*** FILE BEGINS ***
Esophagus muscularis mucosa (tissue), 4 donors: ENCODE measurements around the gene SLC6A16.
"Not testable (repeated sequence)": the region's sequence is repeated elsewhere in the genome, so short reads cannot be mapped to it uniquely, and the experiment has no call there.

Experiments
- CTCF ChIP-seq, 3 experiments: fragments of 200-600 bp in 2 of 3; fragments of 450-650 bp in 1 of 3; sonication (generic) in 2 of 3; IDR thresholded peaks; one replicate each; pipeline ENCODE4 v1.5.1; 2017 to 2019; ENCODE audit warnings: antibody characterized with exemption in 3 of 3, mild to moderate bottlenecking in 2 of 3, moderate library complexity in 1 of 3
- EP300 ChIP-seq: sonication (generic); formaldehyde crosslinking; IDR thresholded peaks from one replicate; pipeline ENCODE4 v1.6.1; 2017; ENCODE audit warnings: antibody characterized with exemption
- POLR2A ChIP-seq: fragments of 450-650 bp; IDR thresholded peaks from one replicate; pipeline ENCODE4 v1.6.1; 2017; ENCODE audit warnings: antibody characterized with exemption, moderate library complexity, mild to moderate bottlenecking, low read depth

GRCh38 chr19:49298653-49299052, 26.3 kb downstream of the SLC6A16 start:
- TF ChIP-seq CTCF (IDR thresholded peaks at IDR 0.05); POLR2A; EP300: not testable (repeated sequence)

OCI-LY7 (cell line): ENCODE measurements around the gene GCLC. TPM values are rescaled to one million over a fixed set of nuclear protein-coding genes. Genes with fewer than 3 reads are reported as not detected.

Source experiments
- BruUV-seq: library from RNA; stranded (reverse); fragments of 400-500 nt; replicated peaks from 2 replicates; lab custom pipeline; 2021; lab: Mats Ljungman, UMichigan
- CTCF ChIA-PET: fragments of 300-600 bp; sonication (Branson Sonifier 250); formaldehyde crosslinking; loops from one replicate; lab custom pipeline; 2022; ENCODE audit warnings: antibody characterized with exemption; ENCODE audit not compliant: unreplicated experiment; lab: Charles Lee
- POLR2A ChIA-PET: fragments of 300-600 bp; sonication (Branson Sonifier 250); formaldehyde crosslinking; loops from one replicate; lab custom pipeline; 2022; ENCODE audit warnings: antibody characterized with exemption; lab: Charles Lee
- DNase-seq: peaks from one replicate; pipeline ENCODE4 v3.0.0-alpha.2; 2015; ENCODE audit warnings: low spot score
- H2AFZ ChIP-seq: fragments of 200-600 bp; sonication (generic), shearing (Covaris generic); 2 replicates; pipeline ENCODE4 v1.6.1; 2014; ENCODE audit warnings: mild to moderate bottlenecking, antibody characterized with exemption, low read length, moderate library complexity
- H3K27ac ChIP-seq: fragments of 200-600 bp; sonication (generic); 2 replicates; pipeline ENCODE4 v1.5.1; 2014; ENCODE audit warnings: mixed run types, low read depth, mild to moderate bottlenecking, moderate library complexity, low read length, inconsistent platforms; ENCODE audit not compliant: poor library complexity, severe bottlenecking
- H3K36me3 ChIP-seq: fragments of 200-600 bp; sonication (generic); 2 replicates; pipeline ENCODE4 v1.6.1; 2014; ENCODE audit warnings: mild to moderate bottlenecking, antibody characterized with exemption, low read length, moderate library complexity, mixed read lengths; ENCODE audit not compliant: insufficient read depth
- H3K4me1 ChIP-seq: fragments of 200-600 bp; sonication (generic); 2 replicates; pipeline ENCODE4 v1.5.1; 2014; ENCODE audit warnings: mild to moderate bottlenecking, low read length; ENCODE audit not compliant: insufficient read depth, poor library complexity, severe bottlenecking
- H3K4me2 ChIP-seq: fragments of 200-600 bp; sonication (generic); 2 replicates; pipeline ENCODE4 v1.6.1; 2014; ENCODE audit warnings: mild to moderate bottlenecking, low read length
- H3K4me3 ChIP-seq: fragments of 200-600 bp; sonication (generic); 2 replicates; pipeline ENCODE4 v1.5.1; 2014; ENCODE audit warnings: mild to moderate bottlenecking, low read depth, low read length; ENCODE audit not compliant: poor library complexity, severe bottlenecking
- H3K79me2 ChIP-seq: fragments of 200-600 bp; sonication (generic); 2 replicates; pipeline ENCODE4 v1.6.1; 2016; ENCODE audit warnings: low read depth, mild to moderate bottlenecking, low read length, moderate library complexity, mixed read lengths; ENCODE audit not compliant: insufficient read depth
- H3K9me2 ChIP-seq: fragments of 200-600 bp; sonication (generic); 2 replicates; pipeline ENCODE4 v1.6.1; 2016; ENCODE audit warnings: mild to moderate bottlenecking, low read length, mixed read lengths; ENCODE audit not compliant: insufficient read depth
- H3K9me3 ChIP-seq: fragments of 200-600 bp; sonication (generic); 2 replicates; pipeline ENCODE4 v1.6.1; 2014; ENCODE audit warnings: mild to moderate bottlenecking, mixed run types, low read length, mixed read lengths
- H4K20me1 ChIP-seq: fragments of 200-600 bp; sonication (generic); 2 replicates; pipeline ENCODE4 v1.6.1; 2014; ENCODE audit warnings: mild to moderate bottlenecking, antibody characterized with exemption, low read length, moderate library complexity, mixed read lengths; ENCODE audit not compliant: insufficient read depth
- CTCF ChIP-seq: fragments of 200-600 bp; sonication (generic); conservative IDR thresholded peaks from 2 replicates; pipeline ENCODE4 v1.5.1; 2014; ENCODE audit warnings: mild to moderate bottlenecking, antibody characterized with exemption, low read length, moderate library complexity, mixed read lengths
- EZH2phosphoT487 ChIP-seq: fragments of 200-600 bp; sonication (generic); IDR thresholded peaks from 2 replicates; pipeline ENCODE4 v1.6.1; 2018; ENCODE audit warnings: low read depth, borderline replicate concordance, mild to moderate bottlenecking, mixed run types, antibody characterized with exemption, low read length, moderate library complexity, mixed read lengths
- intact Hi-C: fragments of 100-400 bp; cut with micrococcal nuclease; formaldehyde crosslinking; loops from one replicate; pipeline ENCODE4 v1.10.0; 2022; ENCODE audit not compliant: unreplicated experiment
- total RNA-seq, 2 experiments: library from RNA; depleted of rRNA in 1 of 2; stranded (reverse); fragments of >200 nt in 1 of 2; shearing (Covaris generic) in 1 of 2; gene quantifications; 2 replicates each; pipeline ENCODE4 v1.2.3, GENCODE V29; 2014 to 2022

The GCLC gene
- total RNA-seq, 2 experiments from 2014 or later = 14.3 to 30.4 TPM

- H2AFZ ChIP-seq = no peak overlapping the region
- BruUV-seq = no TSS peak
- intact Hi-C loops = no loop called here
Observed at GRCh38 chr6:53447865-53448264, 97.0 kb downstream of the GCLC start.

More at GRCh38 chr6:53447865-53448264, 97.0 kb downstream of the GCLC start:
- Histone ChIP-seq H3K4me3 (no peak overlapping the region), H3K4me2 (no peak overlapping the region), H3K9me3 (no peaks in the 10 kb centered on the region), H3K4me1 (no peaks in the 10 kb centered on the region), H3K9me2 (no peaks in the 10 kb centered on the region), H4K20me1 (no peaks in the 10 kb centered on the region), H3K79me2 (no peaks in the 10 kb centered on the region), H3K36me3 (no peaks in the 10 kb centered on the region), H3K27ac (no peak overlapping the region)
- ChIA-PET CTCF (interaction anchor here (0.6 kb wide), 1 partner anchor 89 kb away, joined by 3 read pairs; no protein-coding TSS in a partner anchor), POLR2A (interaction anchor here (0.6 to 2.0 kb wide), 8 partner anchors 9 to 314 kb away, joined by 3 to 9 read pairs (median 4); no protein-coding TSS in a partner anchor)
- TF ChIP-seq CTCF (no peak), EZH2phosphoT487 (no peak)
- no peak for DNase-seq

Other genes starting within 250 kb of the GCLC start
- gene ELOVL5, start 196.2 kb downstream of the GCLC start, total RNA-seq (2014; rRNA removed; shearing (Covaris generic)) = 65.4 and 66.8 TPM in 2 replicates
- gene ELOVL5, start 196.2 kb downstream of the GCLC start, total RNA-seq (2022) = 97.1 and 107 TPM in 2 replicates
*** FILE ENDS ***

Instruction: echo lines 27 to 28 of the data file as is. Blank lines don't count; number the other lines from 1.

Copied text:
- intact Hi-C: fragments of 100-400 bp; cut with micrococcal nuclease; formaldehyde crosslinking; loops from one replicate; pipeline ENCODE4 v1.10.0; 2022; ENCODE audit not compliant: unreplicated experiment
- total RNA-seq, 2 experiments: library from RNA; depleted of rRNA in 1 of 2; stranded (reverse); fragments of >200 nt in 1 of 2; shearing (Covaris generic) in 1 of 2; gene quantifications; 2 replicates each; pipeline ENCODE4 v1.2.3, GENCODE V29; 2014 to 2022